French oil giant TotalEnergies SE expects refining margins to stay strong, especially once a ban on imported Russian petroleum products goes into effect, owing to Europe’s inability to compensate for the lost volumes.

“We think that the ban on Russian petroleum products that will be effective in February 2023 will contribute to maintaining these distillate cracks at a very high level,” TotalEnergies CFO Jean-Pierre Sbraire said Oct. 27 during the company’s third quarter of 2022 webcast and conference call with analysts.

The company’s average refinery throughput was 1.6 million bbl/d in the third quarter, up 31% compared to the previous-year quarter, due “to the recovery in demand, particularly in Europe and the U.S., the restart of the Donges refinery in France in the second quarter of 2022 and the Leuna refinery in Germany,” the company said Oct. 27 in a separate press release.

Additionally, Sbraire said it would be easier to compensate for the loss of crude due to a ban on Russian crude that goes into effect in December 2022 due to an ability to reroute crude shipments to other countries.

“But we are very clear that all these bans will contribute to support prices. Russian crude will need to find alternative customers, so it will go to India, perhaps to China or more globally in Asia,” Sbraire said. “These countries could therefore benefit from discounted crude. But on the opposite, the European refiners will have to pay a premium to attract new crudes. So that's the paradox of this ban, I think, implemented at the level of the EU.”

TotalEnergies is one of Europe’s key energy companies providing the region with vital energy supply from oil to LNG. With a global footprint that spans from Africa and Asia, the company continues to play an important role in Europe’s ongoing energy crisis spurred on earlier this year by Russia’s invasion of Ukraine.


TotalEnergies to Continue Shipping Russian LNG, CEO Says

Operationally, TotalEnergies' combined production averaged 2.7 MMboe/d in the third quarter, down 2.5% compared to the previous-year quarter owing to planned maintenance, notably at Ichthys, and unplanned downtime at Kashagan, partially offset by the entry into production in Brazil of Sepia and Atapu and the ramp-up of Mero 1, the company said. Production is expected to average 2.8 MMboe/d in the fourth quarter, the company said.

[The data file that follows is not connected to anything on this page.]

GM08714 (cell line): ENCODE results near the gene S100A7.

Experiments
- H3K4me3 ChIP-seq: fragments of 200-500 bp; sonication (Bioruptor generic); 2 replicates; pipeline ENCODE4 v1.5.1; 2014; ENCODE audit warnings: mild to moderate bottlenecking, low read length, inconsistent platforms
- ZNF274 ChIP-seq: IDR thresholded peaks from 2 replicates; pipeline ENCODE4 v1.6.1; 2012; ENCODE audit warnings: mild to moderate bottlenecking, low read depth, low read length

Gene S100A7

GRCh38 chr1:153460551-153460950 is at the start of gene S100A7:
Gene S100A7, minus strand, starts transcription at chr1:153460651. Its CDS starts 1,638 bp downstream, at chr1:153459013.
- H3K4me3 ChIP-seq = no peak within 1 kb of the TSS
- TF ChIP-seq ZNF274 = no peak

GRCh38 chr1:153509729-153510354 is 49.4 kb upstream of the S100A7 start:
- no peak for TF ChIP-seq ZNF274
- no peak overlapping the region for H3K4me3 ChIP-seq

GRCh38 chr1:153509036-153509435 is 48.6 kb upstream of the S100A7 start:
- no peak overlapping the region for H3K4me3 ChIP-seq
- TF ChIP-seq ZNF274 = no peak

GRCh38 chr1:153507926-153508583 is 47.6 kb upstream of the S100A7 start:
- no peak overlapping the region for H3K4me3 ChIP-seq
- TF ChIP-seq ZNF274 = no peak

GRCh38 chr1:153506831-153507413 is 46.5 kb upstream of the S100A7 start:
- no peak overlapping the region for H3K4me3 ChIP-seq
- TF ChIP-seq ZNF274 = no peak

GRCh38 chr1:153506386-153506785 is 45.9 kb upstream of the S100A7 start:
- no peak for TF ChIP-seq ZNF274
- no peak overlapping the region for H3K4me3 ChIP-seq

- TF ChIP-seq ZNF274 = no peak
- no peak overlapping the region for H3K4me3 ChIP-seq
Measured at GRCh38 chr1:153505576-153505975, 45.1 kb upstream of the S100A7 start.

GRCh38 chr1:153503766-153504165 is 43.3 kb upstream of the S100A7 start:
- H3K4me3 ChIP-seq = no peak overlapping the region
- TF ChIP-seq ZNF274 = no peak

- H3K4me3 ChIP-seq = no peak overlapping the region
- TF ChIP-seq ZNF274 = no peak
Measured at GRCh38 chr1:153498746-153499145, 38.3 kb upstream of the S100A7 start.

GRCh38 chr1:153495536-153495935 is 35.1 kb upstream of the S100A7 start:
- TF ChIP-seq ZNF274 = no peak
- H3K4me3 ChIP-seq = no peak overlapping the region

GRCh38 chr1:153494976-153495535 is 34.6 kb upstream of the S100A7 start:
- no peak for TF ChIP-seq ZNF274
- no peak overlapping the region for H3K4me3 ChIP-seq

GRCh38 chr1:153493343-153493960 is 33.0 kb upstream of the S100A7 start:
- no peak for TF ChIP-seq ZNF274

In Russia, TotalEnergies’ capital employed in the country was $6.1 billion as of Sep. 30 a $3.1 billion impairment in the third quarter.

Financially, the company reported adjusted net income of $9.9 billion, adjusted EBITDA of $19.4 billion and cash flow from operations of $17.8 billion. The company purchased $5 billion of its shares between January and September and plans to buy back another $2 billion in the fourth quarter.

“In a context marked by an average Brent price of $100/bbl and an increase in gas prices exacerbated by Russia’s military aggression in Ukraine, TotalEnergies leveraged its integrated model, particularly LNG, to generate results in line with previous quarters,” the company’s CEO Patrick Pouyanné said in the company press release.

European regas capacity

The Paris-based company has more than 15% of the global regas capacity in Europe, having recently acquired a 9.375% stake in the 16 million tonnes per annum North Field South LNG project in Qatar and recently launched the FEED for the Papua LNG project’s upstream production facilities in Papua New Guinea.

This scenario offers its traders advantages to arbitrage between the U.S. and Europe, Sbraire said during the webcast.

“We have production contracts on the main hubs. I remind you that we are No. 1 LNG exporter from the U.S.; we have a strong presence in the U.S. with access to more than 10 million tons of LNG,” Sbraire said. “So, this adds capacity for our ships to deliver this LNG to our European customers, thanks to our regas capacity.”

The company’s ability to source LNG in Asia, in the Middle East and customers in Asia is a reason behind its favorable arbitrage ability, the executive said, adding that “given the price of LNG, each cargo represents something like $80 million, even $100 million.”

Over the remainder of this year and into next, Sbraire remains upbeat on volumes to come in November from Freeport as well as from Ichthys, which was supposed to return to normal production in the fourth quarter after completing a shutdown. The executive also expects Nigerian volumes potentially next year.

In terms of prices, Sbraire said they were “highly dependent on temperature and final consumption in Europe,” and that he expected LNG prices to be above $17/MMBtu in the fourth quarter.